What does the idiom "Weather the storm" mean?

The phrase Weather the storm is often used in English, but what does this idiom mean? When idioms are used in the right situations, they strengthen communication and enrich the language. You can communicate more effectively by learning the meaning of Weather the storm.

Meaning of "Weather the storm"


The phrase “weather the storm” is an idiom that is used to refer to successfully surviving a difficult or challenging period of time or situation. This phrase implies that the challenging period is like a storm at sea, with turbulent and unpredictable waters. The phrase also implies that despite the difficulties, the storm will eventually pass, as storms always do, as long as the person or entity weathering the storm is able to remain strong and steady throughout the storm.


The phrase “weather the storm” has its roots in maritime terminology. The word “weather” comes from the Old English “weder”, which means wind and air. The adjective form of this word, “wether”, was used in the 1300s to refer to conditions on the sea. This was then adapted to refer to the navigational practice of sailing ships in a certain direction to avoid storms and potentially damaging winds. The phrase “weather the storm” then emerged in the 1600s, and has been used as an idiom meaning successfully surviving a difficult or challenging period ever since.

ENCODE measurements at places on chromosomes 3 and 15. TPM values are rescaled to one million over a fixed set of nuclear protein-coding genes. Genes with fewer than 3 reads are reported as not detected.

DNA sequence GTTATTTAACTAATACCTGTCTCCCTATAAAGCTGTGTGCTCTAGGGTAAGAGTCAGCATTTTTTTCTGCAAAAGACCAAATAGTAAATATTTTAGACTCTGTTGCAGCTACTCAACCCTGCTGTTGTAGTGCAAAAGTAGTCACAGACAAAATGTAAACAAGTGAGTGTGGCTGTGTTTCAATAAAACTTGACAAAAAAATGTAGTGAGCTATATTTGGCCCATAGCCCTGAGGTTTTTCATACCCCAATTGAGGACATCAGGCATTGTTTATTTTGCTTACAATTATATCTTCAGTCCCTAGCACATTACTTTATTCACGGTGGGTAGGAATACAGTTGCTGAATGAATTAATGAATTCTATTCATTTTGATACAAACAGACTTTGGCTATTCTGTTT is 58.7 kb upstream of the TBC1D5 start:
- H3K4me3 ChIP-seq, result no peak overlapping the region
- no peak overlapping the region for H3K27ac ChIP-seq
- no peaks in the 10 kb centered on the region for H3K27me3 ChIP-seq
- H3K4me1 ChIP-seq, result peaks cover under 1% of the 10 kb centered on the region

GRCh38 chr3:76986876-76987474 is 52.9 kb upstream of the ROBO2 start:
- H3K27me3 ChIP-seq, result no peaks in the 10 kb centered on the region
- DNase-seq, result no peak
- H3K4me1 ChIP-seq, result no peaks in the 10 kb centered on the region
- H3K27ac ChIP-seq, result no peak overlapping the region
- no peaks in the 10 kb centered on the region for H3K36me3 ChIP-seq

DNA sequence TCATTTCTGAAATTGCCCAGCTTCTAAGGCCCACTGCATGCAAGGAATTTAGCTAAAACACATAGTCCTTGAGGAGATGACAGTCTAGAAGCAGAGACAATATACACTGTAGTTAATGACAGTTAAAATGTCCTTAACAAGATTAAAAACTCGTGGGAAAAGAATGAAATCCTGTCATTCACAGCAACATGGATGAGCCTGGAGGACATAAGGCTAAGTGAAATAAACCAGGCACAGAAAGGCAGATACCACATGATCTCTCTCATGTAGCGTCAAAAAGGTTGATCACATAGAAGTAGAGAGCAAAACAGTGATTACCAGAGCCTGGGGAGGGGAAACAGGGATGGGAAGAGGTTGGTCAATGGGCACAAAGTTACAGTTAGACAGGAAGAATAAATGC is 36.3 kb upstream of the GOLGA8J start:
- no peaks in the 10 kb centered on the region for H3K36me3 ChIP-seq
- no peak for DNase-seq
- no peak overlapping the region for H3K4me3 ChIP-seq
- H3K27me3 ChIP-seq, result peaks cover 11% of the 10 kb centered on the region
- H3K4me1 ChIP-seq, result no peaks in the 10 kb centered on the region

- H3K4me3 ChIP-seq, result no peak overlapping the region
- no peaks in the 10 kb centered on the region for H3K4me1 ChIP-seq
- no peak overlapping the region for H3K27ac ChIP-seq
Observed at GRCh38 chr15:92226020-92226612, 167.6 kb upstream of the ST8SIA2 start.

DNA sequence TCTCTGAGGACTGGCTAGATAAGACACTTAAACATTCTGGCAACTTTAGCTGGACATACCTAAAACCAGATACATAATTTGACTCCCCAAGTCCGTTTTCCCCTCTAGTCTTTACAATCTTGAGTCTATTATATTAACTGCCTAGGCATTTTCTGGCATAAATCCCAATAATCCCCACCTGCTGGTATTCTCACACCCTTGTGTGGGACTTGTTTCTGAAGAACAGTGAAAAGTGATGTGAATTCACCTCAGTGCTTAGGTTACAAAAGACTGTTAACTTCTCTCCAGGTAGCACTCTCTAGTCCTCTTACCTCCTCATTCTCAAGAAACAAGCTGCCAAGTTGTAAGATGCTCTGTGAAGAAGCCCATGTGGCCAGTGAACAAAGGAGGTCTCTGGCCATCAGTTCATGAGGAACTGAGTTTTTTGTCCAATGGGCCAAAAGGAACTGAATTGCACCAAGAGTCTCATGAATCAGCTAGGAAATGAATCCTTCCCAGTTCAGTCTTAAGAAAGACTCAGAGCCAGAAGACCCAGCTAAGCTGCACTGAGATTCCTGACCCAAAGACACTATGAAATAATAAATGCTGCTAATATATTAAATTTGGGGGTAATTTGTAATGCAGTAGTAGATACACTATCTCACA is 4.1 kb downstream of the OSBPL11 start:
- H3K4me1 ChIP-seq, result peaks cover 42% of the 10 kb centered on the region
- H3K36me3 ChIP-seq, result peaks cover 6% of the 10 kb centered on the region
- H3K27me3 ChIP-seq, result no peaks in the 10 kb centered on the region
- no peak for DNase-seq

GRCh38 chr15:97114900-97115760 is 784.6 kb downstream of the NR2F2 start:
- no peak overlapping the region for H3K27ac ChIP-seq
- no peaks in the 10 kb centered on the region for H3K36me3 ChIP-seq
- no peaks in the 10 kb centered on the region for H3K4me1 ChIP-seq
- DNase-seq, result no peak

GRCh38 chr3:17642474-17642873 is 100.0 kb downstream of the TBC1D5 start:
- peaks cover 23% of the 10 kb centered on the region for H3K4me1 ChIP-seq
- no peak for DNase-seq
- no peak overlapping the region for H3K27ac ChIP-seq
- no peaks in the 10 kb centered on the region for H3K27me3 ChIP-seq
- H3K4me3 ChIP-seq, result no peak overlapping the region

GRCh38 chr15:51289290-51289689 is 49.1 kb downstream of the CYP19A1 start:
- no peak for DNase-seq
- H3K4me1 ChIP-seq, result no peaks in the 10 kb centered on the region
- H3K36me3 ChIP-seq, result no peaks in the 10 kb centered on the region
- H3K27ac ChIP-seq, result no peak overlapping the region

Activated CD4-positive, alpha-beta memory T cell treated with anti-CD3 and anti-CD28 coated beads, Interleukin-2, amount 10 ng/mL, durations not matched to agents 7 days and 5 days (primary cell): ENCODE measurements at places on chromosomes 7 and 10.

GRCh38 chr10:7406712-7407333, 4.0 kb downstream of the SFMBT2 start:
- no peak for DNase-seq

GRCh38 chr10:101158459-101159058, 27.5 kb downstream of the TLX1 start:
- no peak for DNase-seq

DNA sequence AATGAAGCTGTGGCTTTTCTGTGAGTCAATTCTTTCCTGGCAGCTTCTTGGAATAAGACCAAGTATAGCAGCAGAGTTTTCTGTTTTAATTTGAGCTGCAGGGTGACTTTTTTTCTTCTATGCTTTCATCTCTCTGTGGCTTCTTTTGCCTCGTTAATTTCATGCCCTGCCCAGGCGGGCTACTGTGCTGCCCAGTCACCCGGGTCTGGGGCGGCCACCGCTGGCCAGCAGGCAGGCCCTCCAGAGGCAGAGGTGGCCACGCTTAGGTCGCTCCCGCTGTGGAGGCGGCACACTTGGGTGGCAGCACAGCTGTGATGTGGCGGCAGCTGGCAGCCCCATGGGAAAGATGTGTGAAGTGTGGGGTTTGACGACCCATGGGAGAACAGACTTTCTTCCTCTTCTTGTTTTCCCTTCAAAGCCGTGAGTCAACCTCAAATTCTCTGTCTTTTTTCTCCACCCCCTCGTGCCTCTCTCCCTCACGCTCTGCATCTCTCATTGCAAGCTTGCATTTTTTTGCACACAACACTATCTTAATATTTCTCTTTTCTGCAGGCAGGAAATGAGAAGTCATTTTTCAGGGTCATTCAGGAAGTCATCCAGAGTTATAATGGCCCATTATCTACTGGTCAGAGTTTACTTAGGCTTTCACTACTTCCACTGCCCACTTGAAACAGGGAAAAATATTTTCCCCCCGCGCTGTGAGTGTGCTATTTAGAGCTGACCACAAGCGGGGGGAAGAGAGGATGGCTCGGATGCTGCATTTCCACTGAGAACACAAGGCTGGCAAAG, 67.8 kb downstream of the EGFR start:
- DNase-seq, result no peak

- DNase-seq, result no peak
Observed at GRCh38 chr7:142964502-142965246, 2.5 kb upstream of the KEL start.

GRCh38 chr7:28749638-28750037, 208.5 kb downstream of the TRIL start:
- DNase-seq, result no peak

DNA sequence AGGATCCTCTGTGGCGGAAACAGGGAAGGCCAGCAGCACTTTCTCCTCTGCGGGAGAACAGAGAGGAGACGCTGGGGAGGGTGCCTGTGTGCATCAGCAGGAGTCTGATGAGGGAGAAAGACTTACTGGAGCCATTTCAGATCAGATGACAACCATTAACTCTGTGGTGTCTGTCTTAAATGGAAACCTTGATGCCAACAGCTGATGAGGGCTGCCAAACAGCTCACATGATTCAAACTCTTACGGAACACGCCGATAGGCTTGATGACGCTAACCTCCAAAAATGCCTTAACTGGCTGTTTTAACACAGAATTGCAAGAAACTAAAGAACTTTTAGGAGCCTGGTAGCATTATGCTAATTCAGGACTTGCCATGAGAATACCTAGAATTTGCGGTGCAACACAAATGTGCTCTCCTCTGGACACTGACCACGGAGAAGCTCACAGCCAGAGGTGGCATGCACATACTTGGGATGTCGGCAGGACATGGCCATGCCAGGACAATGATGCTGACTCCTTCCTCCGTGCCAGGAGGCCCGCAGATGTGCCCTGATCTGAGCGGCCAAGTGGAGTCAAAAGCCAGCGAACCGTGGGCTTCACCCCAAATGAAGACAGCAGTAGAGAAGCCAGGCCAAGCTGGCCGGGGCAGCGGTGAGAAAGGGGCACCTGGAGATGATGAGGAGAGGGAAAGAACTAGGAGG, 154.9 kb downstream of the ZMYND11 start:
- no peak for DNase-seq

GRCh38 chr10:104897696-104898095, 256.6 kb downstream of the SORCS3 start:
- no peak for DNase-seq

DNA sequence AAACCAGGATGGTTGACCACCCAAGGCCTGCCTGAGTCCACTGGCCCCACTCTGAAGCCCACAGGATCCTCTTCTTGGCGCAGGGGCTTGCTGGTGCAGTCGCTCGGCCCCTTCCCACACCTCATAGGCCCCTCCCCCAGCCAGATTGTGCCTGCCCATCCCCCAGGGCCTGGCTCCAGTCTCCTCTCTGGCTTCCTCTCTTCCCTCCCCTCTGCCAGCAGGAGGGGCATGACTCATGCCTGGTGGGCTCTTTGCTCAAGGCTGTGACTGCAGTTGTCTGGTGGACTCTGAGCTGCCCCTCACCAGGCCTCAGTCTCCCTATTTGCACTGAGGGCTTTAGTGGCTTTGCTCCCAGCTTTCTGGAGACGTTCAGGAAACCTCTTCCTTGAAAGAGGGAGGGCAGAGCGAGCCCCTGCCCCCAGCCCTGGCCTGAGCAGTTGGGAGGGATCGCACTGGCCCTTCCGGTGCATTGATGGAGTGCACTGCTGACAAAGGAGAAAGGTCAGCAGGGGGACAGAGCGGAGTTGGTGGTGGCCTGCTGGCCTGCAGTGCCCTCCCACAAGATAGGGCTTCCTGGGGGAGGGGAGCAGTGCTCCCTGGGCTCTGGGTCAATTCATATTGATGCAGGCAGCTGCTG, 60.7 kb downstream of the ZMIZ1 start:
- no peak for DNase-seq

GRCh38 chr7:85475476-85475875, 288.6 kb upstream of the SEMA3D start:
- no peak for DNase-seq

The phrase “weather the storm” is often used to refer to the act of persevering through a difficult or challenging period of time, either in an individual’s life or in a larger, collective situation. The phrase is often used to encourage someone to remain strong and push through the difficulties of the current situation, since the storm will eventually pass. It is also often used in more general contexts to refer to successfully dealing with any kind of challenging situation.

Example Sentences

  • “We just have to stay strong and weather the storm – it won’t last forever.”
  • “It’s been a tough year, but we’ve managed to weather the storm and come out the other side.”
  • “We all have to deal with difficult times at some point in our lives – we just have to weather the storm.”

The meanings of the words in the "Weather the storm" idiom

The power of idioms transcends languages!

"Putting the cart before the horse" is an English idiom that means doing things in the wrong order. In Russian, the similar idiom is "Кладёт колесо впереди лошади," which translates to "Putting the cart before the horse." This idiom emphasizes the idea that doing things in the wrong order can lead to confusion and problems down the line.


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